Global assessment is a methodology for determining damages where damages from multiple accidents overlap. Even where the court undertakes a global assessment, it must still determine the amount of general damages attributable to each action. It is in keeping with the wording of the provision and the scheme as a whole that, once the court has allocated the general damages for the individual action, it then reduces that amount by the amount of the statutory deductible.

I conclude that the statutory deductibles apply to each action. The plaintiffs’ motion is therefore dismissed.

While the decision can result in unfairness to a plaintiff, it was largely expected given the language in s. 267.5(7) of the Insurance Act.

The Ontario Neurotrauma Foundation releases “Guidelines for Mild Traumatic Brain Injury and Persistent Symptoms”

The majority of people who suffer mild traumatic brain injury recover within three months. However, up to 10 to 15 percent of people who suffer mild traumatic brain injury continue to have symptoms three months later. Research has shown that early diagnosis and management of mild traumatic brain injury greatly improves a patient’s outcome and reduces the impact of persistent symptoms.

Unfortunately, until now there have been no standardized guidelines that doctors or healthcare providers in Ontario could use to identify mild traumatic brain injuries early on or to treat individuals who suffer persistent symptoms following mild TBI.  To respond to this concern, the Ontario Neurotrauma Foundation appointed a team of medical experts, doctors, healthcare providers, and mild traumatic brain injury survivors from across Ontario, Canada and outside the country. The team reviewed and vetted relevant clinical guidelines published in the last 10 years, and consolidated this information into one standardized guideline. The results of this process are the Ontario Neurotrauma Foundation’s Guidelines for Mild Traumatic Brain Injury and Persistent Symptoms.

These guidelines will improve patient care by providing healthcare professionals with uniform, evidence based, best practice recommendations to effectively identify and treat individuals who suffer persistent symptoms following mild TBI. As part of Brain Injury Awareness Week, McLeish Orlando commends the work of the Ontario Neurotrauma Foundation and the project members who contributed to these guidelines in order to improve the care and quality of life for individuals living with the potentially devastating effects of mild traumatic brain injury.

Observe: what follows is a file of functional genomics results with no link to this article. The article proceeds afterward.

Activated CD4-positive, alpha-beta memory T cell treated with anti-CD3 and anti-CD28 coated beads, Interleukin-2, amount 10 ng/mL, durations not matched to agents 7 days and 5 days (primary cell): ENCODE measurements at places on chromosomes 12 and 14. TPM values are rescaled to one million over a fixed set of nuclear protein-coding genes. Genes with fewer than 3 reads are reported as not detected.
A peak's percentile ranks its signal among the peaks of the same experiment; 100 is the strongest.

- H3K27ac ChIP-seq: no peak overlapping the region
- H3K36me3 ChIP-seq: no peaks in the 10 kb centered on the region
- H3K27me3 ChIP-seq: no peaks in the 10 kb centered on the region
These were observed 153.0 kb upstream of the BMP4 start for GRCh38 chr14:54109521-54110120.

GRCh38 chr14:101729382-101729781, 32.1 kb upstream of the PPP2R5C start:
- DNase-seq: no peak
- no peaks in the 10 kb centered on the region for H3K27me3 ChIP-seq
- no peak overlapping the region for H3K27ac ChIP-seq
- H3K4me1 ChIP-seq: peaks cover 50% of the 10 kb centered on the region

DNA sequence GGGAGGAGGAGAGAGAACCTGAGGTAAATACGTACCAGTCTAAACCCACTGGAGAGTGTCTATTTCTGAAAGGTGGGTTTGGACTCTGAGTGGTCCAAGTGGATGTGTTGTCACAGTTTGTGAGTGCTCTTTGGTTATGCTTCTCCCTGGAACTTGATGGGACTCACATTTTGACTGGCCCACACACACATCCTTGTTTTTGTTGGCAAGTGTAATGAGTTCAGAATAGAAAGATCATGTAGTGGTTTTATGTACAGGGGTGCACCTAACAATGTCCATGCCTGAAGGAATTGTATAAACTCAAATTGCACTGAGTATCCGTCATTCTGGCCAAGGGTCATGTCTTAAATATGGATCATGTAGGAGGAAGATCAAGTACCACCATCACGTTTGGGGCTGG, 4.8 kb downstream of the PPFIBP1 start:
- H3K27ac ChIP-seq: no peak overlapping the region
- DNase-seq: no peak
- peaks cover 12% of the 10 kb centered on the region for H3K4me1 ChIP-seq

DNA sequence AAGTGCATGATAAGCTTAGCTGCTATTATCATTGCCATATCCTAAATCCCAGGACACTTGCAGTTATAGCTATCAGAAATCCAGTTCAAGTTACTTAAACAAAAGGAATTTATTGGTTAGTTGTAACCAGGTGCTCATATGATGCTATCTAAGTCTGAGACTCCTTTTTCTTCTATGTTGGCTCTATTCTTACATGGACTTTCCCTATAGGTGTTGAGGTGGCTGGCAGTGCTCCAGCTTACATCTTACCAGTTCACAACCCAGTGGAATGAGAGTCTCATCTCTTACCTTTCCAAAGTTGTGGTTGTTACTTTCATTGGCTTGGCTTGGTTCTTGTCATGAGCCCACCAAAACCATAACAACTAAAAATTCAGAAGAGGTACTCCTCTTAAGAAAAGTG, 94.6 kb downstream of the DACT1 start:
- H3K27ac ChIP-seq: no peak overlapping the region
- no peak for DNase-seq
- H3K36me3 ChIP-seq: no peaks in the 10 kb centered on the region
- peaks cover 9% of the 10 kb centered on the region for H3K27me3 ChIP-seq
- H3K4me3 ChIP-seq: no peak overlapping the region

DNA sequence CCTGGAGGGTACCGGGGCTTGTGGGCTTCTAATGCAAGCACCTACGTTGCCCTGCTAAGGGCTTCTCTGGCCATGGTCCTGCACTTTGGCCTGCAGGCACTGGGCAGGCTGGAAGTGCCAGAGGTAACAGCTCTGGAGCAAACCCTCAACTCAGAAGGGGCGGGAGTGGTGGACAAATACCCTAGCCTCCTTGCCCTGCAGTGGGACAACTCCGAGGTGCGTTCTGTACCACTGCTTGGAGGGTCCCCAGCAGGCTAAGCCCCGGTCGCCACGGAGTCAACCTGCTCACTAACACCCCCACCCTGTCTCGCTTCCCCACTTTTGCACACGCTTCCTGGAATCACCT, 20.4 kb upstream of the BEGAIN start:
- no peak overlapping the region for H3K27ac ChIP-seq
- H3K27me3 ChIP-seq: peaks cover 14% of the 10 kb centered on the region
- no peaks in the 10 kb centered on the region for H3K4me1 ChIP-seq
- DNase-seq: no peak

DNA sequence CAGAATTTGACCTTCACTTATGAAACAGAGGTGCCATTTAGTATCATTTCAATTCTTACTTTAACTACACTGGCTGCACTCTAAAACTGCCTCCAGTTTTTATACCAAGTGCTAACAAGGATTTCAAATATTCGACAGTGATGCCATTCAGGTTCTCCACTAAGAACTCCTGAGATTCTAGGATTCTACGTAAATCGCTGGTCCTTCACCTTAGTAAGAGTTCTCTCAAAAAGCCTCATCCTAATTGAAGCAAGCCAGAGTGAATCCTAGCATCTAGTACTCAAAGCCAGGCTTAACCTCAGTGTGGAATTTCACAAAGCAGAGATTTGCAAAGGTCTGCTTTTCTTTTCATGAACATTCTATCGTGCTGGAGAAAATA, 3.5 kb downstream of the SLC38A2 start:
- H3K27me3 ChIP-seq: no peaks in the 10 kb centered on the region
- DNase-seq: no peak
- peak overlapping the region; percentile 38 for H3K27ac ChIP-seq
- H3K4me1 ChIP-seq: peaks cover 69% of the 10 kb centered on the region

Click here to read a brief summary of the guidelines for assessment and management in each of the 13 areas listed in the guidelines.

Kusnierz: A Return to Combining WPI Scores for Catastrophic Impairment

Seriously injured accident victims received an early Christmas present from the Ontario Court of Appeal this morning.  The Court released its long-awaited decision on catastrophic impairment in Kusnierz v. Economical Mutual Insurance Company.  In it, the Court reversed the decision of Mr. Justice Lauwers, who had held that assessors could not combine psychological and physical impairment scores to determine an injured person’s Whole Person Impairment (WPI) score.  Instead, the Court adopted the previous practice espoused by Spiegel J. in the 2004 decision of Desbiens v. Mordini.

Justice MacPherson, writing for a unanimous Court of Appeal, set out five reasons in support of its decision to allow the combining of physical and psychological impairment scores.

Continue reading